Each day newspapers inform, enlighten, persuade and entertain. But they also manipulate, deceive, infuriate, and contradict each other.
Newspapers are visible everywhere - in stations and pubs, on trains, buses and airplanes. Across the country millions of copies of newspapers are delivered daily or sold through thousands of retail outlets. Each morning, newspaper shoppers buzz in and out of newsagents. There are newspaper vendors on street corners in big cities, selling papers to passers-by, some regular readers and some casual readers who may be attracted by what they see.
What potential readers see first is the front page which is the shop window of all newsagents. If they are attracted, or even repelled by what they see they may buy the newspaper. The design and presentation of the front page usually defines the place in the market the newspaper occupies. Every day the journalists who produce it begin with a blank page seldom knowing what the final appearance will be. But most readers have little idea of how a front page is put together and from what perspective.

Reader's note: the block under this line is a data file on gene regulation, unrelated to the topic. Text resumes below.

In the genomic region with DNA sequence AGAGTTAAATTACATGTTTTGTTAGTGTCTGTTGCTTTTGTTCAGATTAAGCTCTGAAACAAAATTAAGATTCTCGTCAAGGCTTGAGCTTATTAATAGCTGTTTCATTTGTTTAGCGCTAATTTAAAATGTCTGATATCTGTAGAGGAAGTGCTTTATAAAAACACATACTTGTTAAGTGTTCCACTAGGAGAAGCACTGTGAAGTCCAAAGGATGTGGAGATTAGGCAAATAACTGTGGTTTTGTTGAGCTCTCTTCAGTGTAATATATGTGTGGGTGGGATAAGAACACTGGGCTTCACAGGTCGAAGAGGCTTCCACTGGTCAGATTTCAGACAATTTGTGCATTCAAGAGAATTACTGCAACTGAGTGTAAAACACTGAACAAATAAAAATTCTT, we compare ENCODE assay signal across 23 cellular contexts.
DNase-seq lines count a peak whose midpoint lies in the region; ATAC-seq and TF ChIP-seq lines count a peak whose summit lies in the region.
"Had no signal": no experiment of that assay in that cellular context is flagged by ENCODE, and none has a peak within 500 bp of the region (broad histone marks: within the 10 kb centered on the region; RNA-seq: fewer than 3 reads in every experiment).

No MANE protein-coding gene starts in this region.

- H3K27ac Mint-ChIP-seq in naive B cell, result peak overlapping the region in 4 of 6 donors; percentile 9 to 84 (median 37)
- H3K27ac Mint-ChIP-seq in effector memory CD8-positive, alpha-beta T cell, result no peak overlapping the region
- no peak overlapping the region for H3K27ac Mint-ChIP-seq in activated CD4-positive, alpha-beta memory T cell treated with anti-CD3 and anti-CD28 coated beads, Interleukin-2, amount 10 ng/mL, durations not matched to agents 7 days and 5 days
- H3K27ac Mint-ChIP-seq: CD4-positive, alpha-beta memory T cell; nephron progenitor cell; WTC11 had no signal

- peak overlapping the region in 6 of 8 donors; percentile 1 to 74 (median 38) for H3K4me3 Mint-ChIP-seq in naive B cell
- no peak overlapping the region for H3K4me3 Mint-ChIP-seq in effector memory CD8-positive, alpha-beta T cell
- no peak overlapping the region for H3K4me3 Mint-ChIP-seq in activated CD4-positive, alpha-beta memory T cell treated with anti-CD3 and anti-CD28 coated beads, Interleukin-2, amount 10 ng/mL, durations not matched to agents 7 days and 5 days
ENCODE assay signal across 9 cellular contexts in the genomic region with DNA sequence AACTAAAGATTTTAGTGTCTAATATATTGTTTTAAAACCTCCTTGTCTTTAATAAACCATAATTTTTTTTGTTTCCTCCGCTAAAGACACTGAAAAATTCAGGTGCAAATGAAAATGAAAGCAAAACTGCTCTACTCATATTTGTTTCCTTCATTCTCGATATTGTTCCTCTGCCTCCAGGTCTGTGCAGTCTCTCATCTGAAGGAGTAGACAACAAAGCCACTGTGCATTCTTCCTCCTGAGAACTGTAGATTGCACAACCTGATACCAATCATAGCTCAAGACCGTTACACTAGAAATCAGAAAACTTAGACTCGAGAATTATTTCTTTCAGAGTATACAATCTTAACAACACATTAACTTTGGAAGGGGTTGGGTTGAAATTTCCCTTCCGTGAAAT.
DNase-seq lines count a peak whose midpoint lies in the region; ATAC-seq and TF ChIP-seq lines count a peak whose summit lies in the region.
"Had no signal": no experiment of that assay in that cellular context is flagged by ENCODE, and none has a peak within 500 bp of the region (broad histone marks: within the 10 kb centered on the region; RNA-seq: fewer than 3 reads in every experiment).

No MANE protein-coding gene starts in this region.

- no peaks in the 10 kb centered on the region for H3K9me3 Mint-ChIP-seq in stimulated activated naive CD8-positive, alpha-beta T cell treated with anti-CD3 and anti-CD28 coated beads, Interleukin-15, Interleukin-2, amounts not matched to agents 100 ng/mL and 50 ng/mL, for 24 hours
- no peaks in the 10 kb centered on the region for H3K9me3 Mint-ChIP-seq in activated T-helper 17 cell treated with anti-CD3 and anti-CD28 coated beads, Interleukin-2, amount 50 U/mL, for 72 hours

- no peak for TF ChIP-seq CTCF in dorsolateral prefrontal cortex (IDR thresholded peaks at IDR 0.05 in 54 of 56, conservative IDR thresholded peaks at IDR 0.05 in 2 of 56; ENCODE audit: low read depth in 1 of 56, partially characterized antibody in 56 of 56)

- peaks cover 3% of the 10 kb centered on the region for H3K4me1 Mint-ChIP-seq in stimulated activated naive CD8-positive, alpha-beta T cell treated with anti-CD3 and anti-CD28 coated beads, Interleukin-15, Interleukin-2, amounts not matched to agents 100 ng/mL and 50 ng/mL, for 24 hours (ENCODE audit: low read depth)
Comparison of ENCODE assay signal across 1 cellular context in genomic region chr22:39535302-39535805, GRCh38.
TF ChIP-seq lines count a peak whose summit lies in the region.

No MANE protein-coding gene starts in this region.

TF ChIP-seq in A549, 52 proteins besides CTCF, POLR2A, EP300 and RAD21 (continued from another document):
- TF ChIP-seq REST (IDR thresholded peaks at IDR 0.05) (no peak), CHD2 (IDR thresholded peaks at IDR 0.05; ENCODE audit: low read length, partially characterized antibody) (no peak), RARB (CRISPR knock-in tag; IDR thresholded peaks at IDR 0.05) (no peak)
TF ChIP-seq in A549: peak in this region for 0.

This perspective whether it is historic, cultural, social, aesthetic, political, technological or market-led will relate directly to the choice, and size, of typography, the use of photographs or images and the specific design or layout on the day in question. This website will explain how some important front pages were produced.
Click the links on the right to browse through fifteen front pages from key moments in history.
The British Library gratefully acknowledges the John Frost Newspaper Archive for permission to reproduce these front pages.